(When) the price is right
Rooftop solar technologies appeal to more cold food processors and warehouses.
By Bob Garrison
Know your TV game shows? “The Price is Right” has contestants guess the price of an item and the goal is to bid closest to the object’s actual dollar amount without going over.
Of course, energy costs are not the stuff of fun and games for cold food processors and public refrigerated warehouses (PRWs). Nor has it has been easy to calculate the true price and payback of solar panel technologies as a means of reducing annual electric costs.
One of the first PRWs to invest in solar was Hall’s Warehouse Corp., a South Plainfield, N.J., company serving the Northeast and Mid-Atlantic markets from six area facilities. In 2007, Hall’s installed a 1.4 megawatt (MW) system with 8,000 solar panels on the company’s South Plainfield warehouse.
At the time, President Bruce Jayne said Hall’s spent about $3 million annually for electricity. He estimated that the $9 million system would produce about one-tenth of the facility’s annual electric needs and he projected a four- to six-year payback. Figured into the equation was more than $4 million in state and federal rebates and tax credits.
Three years later, Refrigerated & Frozen Foods asked Patrick Sahradnik, Hall’s energy resources manager, for an update.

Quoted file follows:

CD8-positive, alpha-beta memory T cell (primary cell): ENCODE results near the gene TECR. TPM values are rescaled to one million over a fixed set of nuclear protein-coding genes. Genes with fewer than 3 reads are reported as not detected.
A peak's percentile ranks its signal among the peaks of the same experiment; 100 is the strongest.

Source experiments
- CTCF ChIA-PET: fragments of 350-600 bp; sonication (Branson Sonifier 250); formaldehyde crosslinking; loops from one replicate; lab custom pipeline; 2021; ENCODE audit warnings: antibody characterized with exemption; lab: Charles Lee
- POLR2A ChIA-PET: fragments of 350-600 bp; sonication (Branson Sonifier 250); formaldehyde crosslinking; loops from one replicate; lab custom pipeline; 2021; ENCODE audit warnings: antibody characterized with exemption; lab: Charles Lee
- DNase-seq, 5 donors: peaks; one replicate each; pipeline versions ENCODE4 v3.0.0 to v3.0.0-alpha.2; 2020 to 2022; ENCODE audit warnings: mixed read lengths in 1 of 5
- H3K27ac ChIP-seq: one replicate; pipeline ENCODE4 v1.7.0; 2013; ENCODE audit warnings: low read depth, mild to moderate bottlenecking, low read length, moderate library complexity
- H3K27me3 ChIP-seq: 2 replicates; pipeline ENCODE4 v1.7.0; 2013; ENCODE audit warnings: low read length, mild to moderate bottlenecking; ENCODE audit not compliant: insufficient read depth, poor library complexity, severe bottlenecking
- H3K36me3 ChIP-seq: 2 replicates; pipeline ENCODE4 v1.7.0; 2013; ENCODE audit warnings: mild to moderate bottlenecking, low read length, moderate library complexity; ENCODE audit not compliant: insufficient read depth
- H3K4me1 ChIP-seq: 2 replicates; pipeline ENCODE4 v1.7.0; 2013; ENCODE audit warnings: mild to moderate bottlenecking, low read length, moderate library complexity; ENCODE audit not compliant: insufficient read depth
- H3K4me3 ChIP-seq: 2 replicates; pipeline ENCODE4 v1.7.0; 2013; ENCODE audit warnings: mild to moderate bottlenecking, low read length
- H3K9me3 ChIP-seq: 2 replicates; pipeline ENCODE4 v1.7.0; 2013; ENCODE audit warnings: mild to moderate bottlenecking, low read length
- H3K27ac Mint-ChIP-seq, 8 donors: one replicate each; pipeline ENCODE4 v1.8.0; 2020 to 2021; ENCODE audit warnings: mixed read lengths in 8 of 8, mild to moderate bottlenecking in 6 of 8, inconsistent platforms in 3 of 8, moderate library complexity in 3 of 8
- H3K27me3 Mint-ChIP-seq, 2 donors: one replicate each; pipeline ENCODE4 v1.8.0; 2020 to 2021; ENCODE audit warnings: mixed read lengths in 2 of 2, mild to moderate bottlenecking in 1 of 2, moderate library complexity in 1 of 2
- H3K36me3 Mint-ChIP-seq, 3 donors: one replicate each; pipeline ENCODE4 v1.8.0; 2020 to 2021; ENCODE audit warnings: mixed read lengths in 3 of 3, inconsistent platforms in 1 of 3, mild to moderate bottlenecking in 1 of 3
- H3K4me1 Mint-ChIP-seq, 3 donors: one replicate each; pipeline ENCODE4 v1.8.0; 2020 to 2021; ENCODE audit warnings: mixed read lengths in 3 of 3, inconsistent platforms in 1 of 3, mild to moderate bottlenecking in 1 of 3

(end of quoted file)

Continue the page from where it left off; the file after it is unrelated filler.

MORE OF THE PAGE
“Our first year using our 1.4 MW installation met expectations,” he says. “We saw immediate reduction in our electric bills and drastically reduced our demand on the grid. There were no maintenance issues or any problems whatsoever with the photovoltaic system. By reducing our consumption and peak demand we were able to save roughly 16 percent of our annual electric costs.”
Sahradnik notes that the project is on schedule to meet a five-year return on investment and although Hall’s original vendor is no longer around (Ted Turner’s DT Solar, Branchburg, N.J., merged into First Solar, Tempe, Ariz.), it hasn’t affected service. Meanwhile, Hall’s added another 1.8 MW solar system through an agreement with EnXco, San Diego, across two more rooftops in South Plainfield. That system was operational in January 2009.
“There have been many changes in the technologies used today,” says Sahradnik. “The size and weight of the panels has been reduced by nearly 60 percent. Silicon is no longer the leading material used in the panels and this has helped to significantly reduce the costs of owning a photovoltaic installation. There are thin film panels, laminates and cylindrical modules, to name a few. Inverters have become smaller and become less expensive. We also have the ability to monitor solar production in real time.”
Elsewhere, other refrigerated and frozen food companies are getting into the game. They include:
General Mills. This Minneapolis-based food giant said this July that its Methuen, Mass., refrigerated Yoplait yogurt plant installed a solar panel system on its warehouse. Officials said the solar panels should generate enough electricity (110.7 kilowatts) supply nearly 80 percent of the warehouse’s summertime power needs and 40 percent of facility needs during the rest of the year. Overall, officials say they expect solar to reduce Methuen’s annual electric use by an average of 55 percent.